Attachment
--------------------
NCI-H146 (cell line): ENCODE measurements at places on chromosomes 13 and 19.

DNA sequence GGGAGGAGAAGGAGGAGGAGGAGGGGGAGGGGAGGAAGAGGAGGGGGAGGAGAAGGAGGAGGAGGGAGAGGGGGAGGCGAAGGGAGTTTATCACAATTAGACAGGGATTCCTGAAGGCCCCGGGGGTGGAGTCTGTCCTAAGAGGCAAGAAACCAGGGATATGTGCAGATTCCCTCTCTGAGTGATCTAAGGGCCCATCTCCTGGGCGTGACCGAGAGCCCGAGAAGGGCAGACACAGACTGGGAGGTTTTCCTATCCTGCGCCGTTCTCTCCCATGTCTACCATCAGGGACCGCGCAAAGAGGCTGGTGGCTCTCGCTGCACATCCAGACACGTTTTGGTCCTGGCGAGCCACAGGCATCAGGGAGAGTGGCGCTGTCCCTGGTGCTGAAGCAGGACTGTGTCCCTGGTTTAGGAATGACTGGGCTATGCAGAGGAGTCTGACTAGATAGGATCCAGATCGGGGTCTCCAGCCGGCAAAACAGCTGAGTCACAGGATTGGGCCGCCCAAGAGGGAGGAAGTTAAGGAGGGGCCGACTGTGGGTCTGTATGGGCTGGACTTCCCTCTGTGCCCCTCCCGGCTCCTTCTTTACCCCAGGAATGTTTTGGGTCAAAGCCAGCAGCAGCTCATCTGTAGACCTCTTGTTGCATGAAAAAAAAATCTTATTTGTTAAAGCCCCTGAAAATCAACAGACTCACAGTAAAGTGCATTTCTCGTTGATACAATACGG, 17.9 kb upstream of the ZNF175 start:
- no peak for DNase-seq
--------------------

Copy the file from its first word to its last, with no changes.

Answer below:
NCI-H146 (cell line): ENCODE measurements at places on chromosomes 13 and 19.

DNA sequence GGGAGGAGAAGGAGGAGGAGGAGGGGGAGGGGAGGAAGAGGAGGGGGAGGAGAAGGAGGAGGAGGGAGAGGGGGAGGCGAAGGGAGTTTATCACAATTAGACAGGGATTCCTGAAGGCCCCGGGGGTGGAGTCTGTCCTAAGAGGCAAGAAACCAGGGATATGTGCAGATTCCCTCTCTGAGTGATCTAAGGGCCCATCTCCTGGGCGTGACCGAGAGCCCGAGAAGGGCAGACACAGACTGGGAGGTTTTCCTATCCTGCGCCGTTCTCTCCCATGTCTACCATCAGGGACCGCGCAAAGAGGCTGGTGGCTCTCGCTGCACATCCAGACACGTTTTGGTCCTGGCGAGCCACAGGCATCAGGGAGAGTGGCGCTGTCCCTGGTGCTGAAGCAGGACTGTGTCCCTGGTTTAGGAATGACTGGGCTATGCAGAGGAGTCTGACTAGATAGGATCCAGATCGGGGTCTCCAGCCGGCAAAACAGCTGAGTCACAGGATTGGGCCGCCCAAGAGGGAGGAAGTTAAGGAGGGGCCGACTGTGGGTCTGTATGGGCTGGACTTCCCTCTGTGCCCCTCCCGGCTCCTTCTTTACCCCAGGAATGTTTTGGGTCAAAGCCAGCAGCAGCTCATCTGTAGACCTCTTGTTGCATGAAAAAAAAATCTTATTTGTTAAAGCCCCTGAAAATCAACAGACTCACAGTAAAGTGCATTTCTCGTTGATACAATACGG, 17.9 kb upstream of the ZNF175 start:
- no peak for DNase-seq